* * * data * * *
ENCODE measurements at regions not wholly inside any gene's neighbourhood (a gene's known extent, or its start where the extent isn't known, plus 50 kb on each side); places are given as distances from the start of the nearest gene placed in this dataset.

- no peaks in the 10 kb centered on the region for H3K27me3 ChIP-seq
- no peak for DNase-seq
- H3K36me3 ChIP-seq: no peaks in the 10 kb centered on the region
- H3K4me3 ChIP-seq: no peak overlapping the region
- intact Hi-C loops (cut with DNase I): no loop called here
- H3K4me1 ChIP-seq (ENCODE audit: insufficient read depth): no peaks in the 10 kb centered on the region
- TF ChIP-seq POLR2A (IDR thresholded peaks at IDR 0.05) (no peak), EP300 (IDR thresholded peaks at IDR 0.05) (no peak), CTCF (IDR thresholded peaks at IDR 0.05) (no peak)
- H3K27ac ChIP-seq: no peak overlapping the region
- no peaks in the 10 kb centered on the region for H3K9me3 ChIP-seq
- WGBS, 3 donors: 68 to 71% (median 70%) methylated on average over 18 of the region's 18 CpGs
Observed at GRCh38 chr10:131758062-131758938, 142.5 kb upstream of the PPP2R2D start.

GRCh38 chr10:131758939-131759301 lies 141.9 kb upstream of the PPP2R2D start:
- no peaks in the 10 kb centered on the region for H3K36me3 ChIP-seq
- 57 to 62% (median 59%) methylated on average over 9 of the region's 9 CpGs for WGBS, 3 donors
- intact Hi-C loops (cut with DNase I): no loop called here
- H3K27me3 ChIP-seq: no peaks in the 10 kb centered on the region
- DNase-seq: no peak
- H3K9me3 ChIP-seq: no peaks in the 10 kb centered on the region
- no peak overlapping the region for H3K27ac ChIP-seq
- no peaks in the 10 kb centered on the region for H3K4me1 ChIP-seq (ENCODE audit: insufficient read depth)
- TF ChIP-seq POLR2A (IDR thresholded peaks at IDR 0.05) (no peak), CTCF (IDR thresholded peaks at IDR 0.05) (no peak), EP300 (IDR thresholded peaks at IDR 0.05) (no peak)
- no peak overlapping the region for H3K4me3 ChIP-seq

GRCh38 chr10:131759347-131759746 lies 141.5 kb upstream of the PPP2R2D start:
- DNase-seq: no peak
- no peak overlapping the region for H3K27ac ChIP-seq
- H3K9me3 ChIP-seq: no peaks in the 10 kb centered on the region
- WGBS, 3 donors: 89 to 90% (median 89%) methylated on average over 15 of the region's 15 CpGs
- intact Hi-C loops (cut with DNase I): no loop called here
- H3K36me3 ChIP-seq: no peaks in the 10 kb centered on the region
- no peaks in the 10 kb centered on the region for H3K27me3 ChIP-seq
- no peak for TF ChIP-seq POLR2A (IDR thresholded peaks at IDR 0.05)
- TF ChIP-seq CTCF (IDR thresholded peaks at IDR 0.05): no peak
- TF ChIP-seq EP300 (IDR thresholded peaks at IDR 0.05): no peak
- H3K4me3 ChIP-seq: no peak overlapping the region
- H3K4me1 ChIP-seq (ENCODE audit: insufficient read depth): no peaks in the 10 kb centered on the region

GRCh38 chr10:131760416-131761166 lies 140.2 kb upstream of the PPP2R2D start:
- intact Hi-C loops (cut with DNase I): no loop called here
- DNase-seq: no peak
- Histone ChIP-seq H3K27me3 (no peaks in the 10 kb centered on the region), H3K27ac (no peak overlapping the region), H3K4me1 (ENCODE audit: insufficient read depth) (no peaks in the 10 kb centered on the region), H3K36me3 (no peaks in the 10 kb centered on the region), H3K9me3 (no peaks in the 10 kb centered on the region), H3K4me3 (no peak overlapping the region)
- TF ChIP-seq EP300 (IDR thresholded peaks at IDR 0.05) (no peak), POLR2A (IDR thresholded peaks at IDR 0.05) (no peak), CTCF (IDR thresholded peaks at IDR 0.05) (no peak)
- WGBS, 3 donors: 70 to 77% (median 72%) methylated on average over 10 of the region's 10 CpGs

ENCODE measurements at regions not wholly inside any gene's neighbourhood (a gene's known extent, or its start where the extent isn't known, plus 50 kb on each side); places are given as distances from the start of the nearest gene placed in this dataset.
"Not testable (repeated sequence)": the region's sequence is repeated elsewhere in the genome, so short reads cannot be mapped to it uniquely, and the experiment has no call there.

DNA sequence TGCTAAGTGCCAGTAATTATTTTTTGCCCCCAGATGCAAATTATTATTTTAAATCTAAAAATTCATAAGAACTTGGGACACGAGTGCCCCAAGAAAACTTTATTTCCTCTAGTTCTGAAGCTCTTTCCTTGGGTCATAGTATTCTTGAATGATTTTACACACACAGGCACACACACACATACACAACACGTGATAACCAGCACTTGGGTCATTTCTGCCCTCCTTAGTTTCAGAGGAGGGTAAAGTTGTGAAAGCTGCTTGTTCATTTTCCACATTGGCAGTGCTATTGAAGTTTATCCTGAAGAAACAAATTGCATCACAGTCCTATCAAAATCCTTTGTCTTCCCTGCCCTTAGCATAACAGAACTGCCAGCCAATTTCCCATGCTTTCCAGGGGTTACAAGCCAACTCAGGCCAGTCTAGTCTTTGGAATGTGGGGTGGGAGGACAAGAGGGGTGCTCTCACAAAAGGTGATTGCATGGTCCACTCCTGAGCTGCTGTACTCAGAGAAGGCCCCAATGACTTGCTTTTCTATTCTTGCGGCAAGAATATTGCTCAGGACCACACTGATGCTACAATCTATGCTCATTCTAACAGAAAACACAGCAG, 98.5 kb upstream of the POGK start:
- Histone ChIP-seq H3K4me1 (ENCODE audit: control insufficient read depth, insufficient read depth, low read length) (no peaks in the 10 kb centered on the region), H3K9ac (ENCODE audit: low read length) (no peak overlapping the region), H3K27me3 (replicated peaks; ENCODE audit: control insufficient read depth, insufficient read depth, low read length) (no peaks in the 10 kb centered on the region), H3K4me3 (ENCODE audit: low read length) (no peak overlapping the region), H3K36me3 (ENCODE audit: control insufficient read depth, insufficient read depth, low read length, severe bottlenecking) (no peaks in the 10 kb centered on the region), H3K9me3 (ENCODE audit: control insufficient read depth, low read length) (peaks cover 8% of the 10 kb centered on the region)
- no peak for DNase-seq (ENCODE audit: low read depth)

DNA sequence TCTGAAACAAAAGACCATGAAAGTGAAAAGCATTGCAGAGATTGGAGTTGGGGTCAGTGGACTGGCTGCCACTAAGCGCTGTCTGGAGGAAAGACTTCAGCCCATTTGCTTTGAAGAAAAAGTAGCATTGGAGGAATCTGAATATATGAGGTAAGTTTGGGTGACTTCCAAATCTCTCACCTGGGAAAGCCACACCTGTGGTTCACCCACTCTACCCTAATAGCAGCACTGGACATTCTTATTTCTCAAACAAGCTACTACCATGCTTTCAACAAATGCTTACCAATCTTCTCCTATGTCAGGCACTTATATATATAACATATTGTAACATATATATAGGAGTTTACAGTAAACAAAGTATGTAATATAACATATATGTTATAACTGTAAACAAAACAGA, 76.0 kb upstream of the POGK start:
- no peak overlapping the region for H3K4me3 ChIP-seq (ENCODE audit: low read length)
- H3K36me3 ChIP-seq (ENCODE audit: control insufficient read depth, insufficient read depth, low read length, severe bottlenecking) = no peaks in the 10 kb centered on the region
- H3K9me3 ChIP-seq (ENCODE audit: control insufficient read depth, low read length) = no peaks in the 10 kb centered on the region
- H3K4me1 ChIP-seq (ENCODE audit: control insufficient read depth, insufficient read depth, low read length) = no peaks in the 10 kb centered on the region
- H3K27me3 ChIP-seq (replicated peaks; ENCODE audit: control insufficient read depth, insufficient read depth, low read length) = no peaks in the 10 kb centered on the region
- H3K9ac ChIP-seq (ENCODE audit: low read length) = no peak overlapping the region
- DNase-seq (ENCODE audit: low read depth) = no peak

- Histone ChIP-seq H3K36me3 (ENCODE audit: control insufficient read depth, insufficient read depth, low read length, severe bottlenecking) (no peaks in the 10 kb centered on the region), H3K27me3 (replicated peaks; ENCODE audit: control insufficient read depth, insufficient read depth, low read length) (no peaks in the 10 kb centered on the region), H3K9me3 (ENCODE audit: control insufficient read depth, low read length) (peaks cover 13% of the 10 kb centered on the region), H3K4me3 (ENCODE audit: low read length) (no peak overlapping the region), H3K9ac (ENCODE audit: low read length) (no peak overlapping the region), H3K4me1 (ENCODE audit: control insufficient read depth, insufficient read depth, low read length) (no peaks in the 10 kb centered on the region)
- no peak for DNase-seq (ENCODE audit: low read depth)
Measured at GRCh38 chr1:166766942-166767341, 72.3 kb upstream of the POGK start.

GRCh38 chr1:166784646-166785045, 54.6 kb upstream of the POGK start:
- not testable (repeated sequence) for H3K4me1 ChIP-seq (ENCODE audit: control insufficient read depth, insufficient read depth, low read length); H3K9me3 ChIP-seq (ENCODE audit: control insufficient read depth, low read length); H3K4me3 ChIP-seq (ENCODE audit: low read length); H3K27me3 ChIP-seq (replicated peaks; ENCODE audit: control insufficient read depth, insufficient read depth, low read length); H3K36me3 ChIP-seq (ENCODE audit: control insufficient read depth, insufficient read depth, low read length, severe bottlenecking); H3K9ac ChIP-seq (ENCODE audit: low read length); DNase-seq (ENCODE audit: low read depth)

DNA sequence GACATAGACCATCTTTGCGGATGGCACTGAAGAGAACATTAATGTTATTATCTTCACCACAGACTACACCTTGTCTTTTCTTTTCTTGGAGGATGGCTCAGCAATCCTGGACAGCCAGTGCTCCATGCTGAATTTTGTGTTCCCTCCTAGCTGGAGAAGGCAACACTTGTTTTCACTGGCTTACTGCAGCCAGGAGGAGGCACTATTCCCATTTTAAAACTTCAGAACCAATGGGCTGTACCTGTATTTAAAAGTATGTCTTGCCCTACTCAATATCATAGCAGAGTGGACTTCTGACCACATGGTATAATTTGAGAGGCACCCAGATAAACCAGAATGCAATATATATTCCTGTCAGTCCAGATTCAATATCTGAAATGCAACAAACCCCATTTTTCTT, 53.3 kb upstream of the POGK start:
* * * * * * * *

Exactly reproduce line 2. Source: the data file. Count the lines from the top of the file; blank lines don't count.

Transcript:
- no peaks in the 10 kb centered on the region for H3K27me3 ChIP-seq